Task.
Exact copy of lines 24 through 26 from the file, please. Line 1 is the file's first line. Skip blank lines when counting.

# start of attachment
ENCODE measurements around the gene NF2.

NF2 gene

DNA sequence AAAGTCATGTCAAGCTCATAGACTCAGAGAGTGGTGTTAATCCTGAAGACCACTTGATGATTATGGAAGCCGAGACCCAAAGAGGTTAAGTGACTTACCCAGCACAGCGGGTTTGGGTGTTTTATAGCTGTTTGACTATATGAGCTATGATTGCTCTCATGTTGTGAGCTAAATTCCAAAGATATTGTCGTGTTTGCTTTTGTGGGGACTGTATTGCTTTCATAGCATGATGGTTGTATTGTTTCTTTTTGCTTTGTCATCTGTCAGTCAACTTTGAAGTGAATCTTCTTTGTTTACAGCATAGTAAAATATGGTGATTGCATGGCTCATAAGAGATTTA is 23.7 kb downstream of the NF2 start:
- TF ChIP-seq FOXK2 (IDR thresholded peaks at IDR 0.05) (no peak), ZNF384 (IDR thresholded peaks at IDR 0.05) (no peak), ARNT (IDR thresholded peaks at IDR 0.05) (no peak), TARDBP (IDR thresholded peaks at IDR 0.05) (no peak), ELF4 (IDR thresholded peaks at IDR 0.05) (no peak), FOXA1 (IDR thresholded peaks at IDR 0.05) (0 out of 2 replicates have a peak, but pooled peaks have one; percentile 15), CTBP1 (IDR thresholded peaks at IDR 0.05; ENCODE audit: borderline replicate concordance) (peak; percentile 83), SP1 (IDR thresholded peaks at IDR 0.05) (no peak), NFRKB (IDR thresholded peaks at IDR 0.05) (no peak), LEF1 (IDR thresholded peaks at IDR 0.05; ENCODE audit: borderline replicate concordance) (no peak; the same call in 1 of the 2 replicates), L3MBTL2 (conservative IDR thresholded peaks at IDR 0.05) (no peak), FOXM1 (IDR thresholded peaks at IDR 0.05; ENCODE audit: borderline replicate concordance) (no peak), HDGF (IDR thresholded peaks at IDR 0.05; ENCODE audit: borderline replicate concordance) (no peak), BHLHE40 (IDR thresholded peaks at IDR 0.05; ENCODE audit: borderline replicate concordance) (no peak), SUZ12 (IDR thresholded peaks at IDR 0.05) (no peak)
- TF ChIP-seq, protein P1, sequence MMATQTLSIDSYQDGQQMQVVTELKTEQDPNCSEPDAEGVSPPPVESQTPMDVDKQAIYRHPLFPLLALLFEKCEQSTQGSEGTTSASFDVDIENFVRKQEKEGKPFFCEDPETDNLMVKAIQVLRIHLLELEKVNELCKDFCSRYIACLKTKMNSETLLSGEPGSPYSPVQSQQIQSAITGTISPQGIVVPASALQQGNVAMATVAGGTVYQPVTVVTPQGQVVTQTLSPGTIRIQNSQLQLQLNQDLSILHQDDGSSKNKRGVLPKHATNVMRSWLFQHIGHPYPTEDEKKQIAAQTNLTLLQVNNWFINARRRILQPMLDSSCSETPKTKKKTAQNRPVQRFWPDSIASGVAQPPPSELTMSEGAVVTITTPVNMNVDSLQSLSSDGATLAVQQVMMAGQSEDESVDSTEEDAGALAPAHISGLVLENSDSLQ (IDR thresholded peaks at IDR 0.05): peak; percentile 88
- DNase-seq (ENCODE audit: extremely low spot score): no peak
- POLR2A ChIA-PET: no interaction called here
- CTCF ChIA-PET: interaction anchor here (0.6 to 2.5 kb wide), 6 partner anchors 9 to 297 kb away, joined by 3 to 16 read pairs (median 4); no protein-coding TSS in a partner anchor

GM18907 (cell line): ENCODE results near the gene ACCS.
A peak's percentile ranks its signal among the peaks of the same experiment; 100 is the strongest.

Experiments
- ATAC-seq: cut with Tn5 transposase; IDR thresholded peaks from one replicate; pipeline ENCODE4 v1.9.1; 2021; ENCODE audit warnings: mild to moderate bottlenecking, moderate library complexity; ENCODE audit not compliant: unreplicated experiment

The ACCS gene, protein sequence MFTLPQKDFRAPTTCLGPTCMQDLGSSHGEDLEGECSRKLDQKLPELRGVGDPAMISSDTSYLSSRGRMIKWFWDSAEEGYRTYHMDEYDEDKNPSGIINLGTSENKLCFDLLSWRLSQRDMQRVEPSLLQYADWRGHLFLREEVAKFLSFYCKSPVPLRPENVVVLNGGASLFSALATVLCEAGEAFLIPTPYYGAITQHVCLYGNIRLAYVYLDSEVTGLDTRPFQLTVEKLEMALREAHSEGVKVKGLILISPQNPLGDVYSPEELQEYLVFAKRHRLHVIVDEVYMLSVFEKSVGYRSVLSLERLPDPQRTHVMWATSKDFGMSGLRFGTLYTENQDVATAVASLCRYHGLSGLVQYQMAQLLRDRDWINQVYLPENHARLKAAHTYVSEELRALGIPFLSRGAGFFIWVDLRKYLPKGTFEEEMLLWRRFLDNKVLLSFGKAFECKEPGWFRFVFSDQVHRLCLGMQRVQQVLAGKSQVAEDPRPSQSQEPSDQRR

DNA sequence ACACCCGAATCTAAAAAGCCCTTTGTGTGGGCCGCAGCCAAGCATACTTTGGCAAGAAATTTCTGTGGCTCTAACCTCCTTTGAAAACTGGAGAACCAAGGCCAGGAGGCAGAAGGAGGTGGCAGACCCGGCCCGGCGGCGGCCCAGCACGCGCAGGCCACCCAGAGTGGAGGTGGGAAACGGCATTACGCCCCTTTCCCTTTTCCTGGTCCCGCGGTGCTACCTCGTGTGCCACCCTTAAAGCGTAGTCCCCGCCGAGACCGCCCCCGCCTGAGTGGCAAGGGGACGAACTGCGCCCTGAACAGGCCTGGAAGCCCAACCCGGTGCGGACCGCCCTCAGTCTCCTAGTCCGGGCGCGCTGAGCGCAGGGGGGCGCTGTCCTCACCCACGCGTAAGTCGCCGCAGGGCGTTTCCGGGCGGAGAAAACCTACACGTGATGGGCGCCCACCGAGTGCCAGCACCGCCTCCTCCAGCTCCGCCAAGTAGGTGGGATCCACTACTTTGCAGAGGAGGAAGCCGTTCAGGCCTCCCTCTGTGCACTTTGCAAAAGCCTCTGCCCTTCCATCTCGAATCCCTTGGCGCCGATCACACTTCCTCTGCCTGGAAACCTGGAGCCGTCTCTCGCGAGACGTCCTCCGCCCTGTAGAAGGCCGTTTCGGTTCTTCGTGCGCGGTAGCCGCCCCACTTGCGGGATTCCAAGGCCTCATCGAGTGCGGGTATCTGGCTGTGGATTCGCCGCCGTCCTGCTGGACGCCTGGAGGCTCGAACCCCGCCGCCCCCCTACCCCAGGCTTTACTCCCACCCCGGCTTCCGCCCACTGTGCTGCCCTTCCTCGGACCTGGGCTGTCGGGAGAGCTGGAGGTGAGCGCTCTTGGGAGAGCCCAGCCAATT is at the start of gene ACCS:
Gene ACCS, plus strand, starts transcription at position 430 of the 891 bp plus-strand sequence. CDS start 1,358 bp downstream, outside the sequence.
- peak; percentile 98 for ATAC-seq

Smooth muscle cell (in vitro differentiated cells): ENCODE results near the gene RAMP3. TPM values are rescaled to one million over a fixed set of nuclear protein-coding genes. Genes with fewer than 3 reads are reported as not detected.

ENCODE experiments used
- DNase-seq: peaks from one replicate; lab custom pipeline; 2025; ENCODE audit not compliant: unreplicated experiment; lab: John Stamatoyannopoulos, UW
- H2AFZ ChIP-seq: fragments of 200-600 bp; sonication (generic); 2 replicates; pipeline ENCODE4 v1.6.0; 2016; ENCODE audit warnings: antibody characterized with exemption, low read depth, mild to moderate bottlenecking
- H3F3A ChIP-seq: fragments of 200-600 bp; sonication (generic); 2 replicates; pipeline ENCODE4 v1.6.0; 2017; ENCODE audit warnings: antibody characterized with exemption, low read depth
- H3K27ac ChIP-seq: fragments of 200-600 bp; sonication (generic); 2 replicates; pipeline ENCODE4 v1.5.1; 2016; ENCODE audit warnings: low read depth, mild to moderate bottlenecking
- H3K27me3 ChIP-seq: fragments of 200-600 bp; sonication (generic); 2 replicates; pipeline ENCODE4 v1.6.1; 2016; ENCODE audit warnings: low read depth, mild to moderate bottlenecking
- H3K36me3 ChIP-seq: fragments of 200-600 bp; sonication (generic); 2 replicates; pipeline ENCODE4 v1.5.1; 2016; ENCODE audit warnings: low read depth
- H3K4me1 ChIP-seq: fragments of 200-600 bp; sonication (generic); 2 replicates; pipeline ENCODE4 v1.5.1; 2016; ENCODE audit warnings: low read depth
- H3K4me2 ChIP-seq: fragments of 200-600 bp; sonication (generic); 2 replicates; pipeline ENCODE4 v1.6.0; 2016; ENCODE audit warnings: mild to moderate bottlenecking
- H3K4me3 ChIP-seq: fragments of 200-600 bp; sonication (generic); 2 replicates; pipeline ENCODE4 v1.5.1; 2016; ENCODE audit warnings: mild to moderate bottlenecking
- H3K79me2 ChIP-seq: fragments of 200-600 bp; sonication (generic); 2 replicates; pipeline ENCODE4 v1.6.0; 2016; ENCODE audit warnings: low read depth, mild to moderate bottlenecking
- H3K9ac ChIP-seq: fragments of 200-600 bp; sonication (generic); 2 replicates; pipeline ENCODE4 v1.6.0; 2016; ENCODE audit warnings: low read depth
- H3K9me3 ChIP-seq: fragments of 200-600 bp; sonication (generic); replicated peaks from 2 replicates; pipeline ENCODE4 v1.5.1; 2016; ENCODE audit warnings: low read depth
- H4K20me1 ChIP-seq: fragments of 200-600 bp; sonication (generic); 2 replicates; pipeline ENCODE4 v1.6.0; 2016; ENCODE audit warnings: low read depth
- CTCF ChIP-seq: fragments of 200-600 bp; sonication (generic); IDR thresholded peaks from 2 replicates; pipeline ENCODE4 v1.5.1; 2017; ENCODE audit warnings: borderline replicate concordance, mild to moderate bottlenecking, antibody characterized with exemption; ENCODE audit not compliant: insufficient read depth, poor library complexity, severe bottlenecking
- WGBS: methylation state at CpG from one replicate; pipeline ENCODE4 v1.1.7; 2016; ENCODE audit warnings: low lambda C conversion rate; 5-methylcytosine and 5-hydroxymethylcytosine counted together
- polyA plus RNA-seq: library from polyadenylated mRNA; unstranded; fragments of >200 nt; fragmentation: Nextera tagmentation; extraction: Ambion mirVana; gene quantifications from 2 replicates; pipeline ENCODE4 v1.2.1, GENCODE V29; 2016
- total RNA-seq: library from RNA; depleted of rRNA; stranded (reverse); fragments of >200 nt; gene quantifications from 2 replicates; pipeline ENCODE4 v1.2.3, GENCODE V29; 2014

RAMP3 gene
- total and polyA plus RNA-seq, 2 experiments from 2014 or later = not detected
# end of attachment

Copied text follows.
- H3K36me3 ChIP-seq: fragments of 200-600 bp; sonication (generic); 2 replicates; pipeline ENCODE4 v1.5.1; 2016; ENCODE audit warnings: low read depth
- H3K4me1 ChIP-seq: fragments of 200-600 bp; sonication (generic); 2 replicates; pipeline ENCODE4 v1.5.1; 2016; ENCODE audit warnings: low read depth
- H3K4me2 ChIP-seq: fragments of 200-600 bp; sonication (generic); 2 replicates; pipeline ENCODE4 v1.6.0; 2016; ENCODE audit warnings: mild to moderate bottlenecking